When performing TRUS, radiologists and urologists should minimize prostate compression prior to tumor detection (Fig. 2). Frequently, small peripheral cancers are difficult to detect because they tend to be embedded due to transducer compression. Additionally, this compression deforms the prostate contour from a triangular to a banana shape (Fig. 4) [13]. This contour deformity also makes MRI-TRUS image fusion more difficult to register [12,13]. Therefore, a transducer should be placed in the posterior prostate capsule until a focal lesion is detected to avoid prostate deformation. The transducer is then pushed to the target tumor if the lesion contour is not too deformed. The contour deformity increases as the tumor approaches the posterior capsule. Therefore, transducer compression does not influence tumor contour so much, as the tumor approaches the anterior capsule (Figs. 4, 5).

CONCLUSION

TRUS can show various imaging findings that are not defined to characterize a focal lesion on PI-RADS version 2.1 decision rule. Therefore, when combined with MRI, TRUS contributes to the characterization of prostate cancer. If radiologists or urologists are familiar with TRUS techniques and imaging features, they can significantly improve cancer detection and preoperative staging work-up more precisely, and then make more appropriate treatment plans.

Notes

No potential conflict of interest relevant to this article was reported.

AUTHOR CONTRIBUTIONS

Conception or design: BKP.

Acquisition, analysis, or interpretation of data: BKP.

Drafting the work or revising: BKP.

Final approval of the manuscript: BKP.

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Article information Continued

Fig. 1.

Schematic figures comparing the scan axes of magnetic resonance imaging (MRI) and transrectal ultrasonography (TRUS). (A) Three transverse blue lines represent the scan axis, which is perpendicular to the prostate urethra on MRI. One anterior (yellow) and one posterior (red) lesions are placed on the middle line. (B) Three oblique blue lines represent the scan axis, which is oblique to the prostate urethra on TRUS. The anterior lesion (yellow) is placed onto the lower line, whereas the posterior lesion (red) is placed onto the upper line.

Fig. 2.

Prostate Imaging and Reporting and Data System (PI-RADS) 4 peripheral cancer in a 78-year-old man. (A) Diffusion-weighted imaging showing a 1.1 cm hyperintense peripheral lesion (white arrow) in the right mid-gland, consistent with PI-RADS 4. The shape of the lesion is lenticular, with a smooth contour (arrowheads). His prostate-specific antigen was 4.24 ng/mL. (B) Transrectal ultrasonography (TRUS) showing the tumor (black arrow) located at the right base measuring 0.8 cm. The tumor shape is oval with irregular contours (white arrowheads). Prostate compression (black blank arrowheads) was minimized using the transducer to depict the posterior lesion, as much as possible. The tumor-to-tissue contrast is significant because TRUS uses fundamental imaging and a low dynamic range. Histological diagnosis was Gleason score 7 (4+3) adenocarcinoma.

Fig. 3.

Prostate Imaging and Reporting and Data System (PI-RADS) 5 peripheral cancer in a 71-year-old man. (A) Diffusion-weighted imaging (DWI) shows a 1.3 cm hyperintense peripheral lesion (white arrow) in the right base, consistent with PI-RADS 4. The tumor shape is oval, with a smooth contour (black arrowheads). No extracapsular extension was observed. His prostate-specific antigen was 6.62 ng/mL. (B) Transrectal ultrasonography (TRUS) showing that the tumor is a 1.1 cm hypoechoic peripheral lesion in the higher base compared to that on DWI. The tumor shape is lenticular, with an irregular contour (white arrowheads). The black arrowhead indicates extracapsular extension. The tumor-to-tissue contrast is significant because TRUS uses fundamental imaging and a low dynamic range. The histological diagnosis was Gleason score 7 (4+3) adenocarcinoma.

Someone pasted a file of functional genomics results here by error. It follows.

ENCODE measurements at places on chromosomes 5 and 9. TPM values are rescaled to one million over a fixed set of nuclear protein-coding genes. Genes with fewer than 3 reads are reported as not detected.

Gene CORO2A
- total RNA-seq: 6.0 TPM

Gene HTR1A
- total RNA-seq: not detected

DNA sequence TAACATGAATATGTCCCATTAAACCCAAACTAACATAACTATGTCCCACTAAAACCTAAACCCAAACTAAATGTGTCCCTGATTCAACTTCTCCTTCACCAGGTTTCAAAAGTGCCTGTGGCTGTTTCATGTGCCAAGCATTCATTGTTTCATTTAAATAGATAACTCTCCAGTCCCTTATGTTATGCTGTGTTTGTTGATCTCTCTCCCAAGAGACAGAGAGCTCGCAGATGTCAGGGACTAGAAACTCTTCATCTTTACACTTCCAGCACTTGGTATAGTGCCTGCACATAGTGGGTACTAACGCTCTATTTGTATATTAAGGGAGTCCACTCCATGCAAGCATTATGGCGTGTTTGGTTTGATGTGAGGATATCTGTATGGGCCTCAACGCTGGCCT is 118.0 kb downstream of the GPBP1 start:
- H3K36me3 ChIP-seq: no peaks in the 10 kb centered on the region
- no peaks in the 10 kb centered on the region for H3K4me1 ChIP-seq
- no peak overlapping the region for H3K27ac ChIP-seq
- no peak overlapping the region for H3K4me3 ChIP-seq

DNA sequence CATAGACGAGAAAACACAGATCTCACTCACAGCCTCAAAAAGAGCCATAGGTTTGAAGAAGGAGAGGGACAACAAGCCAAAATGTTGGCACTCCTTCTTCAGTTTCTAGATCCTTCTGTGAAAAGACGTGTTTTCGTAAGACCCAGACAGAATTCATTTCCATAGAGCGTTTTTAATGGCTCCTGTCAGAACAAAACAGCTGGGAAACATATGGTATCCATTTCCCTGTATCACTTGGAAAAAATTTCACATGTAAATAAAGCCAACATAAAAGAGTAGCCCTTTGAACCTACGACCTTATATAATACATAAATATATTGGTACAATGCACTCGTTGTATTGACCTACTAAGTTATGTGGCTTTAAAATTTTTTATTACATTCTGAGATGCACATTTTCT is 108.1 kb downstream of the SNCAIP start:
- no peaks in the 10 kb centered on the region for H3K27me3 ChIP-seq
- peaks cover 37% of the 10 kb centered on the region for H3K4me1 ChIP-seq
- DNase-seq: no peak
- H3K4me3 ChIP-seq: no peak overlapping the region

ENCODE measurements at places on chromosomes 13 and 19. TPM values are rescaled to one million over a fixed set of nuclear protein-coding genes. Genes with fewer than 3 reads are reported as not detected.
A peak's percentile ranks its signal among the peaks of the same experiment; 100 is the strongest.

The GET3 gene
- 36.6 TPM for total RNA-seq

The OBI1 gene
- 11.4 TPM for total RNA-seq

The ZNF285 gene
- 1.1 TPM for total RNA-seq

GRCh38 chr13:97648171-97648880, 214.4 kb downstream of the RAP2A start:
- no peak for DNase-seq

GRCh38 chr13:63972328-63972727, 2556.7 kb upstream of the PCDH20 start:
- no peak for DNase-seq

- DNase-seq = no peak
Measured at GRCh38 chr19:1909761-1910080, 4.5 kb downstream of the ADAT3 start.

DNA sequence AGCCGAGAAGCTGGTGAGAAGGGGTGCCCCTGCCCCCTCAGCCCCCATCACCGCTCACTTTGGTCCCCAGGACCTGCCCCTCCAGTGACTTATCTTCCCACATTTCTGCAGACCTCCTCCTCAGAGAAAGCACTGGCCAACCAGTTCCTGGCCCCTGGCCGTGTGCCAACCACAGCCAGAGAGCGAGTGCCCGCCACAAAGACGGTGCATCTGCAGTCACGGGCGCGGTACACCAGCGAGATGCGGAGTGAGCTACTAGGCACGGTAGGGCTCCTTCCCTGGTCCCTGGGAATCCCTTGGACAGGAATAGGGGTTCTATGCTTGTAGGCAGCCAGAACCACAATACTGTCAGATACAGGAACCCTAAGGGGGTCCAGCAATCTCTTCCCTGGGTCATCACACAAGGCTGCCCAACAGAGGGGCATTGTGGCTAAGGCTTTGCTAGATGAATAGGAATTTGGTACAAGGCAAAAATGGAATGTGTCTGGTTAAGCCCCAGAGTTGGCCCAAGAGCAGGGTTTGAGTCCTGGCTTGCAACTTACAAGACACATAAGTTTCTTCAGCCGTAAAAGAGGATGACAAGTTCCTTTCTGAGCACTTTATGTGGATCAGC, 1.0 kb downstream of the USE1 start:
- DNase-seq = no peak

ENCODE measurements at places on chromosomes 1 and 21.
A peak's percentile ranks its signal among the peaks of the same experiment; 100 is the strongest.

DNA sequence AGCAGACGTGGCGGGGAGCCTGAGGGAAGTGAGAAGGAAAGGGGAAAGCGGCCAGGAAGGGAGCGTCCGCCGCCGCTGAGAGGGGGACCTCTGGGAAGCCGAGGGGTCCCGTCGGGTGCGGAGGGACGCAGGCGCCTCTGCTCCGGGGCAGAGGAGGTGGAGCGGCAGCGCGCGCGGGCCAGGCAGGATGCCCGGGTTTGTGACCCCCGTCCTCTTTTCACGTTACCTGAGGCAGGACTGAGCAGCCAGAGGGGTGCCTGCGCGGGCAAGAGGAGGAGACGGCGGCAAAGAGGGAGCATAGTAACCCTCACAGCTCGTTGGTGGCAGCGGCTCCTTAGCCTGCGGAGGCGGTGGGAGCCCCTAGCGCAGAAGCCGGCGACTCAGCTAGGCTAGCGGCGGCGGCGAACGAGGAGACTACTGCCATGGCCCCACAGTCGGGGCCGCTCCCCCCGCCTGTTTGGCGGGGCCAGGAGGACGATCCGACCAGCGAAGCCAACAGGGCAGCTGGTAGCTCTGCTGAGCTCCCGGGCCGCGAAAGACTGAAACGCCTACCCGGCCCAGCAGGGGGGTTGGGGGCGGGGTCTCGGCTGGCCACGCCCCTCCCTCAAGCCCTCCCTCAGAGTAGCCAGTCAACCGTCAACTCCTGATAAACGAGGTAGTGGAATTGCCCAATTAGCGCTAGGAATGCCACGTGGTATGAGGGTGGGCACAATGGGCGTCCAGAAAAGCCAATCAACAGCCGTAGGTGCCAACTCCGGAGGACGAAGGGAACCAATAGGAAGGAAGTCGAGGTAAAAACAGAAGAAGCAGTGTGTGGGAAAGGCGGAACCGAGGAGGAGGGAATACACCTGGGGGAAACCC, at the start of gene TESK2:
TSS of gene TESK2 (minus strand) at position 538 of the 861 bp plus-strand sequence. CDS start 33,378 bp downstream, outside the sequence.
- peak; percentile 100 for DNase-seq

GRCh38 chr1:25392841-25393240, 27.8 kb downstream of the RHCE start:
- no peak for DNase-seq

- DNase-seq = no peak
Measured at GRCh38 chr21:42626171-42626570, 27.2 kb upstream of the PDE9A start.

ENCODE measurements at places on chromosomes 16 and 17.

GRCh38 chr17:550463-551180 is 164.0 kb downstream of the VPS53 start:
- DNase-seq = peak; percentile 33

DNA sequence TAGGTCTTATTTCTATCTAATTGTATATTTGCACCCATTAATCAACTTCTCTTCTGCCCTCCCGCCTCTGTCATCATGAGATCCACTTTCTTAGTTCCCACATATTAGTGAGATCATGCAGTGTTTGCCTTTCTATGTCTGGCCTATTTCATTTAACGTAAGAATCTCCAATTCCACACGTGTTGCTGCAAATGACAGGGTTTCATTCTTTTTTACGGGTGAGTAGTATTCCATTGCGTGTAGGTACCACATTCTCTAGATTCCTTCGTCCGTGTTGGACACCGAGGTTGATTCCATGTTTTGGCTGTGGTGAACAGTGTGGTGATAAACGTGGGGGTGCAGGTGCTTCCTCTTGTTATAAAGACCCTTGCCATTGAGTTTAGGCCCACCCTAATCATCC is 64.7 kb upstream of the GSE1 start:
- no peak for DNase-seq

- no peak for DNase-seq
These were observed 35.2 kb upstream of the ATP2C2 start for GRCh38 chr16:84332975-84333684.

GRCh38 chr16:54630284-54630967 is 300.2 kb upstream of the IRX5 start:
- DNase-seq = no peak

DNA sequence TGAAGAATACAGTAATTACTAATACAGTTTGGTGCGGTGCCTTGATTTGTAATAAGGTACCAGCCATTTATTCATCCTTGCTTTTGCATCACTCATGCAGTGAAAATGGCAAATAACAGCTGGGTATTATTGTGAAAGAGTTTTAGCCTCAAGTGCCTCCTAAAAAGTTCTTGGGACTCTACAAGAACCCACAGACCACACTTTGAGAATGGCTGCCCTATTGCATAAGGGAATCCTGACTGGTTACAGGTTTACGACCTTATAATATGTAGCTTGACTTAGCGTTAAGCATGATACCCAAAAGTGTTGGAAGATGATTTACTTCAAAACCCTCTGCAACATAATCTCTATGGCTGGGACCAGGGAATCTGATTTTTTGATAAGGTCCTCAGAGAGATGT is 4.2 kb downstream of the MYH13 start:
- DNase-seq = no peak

Fig. 4.

Prostate Imaging and Reporting and Data System (PI-RADS) 4 transition cancer in a 74-year-old man. (A) T2-weighted imaging showing a non-circumscribed homogeneous transition lesion (black arrow) in the left anterior mid-gland. The lesion is a 0.8 cm moderately hypointense tumor. The shape and contour of the lesion are oval and smooth, respectively (black arrowheads). His prostate-specific antigen was 3.07 ng/mL. (B) Transrectal ultrasonography (TRUS) showing a tumor located in the inferior mid-gland. The tumor is a 0.9 cm homogeneous hyperechoic mass (white arrow), with a hypoechoic rim (white arrowheads). The shape and contour of the lesion are oval and smooth (white arrowheads), respectively. The prostate (black blank arrowheads) is compressed, as much as possible, by the transducer to depict an anterior lesion. The tumor-to-tissue contrast is significant because TRUS uses fundamental imaging and a low dynamic range. Histological diagnosis was Gleason score 7 (3+4) adenocarcinoma.

Fig. 5.

Prostate Imaging and Reporting and Data System (PI-RADS) 5 transition cancer in a 62-year-old man. (A) T2-weighted imaging showing a 1.6 cm poorly-circumscribed homogeneous transition mass (black arrows) in the anterior midline base. The lesion was moderately hypointense. The tumor shape and contour are oval and smooth, respectively (black arrowheads). His prostate-specific antigen was 9.10 ng/mL. (B) Transrectal ultrasonography (TRUS) showing that the tumor was located in the anterior midline of the mid-gland. The tumor is a 1.7 cm hyperechoic tumor (white arrows), with a hypoechoic rim (white arrowhead). The lesion shape and contour were oval and irregular (black arrowheads), respectively. The tumor-to-tissue contrast is significant because TRUS uses fundamental imaging and a low dynamic range. The histological diagnosis was Gleason score 7 (4+3) adenocarcinoma.

Table 1.

Comparison of significant cancer findings between MRI and TRUS

Imaging features Imaging modalities
MRI TRUS
Tumor size Yes Yes
SI or echo Yes Yes
Tumor texture No Yes
Tumor shape No Yes
Tumor margin No Yes
Tumor contour No Yes

MRI, magnetic resonance imaging; TRUS, transrectal ultrasonography; SI, signal intensity.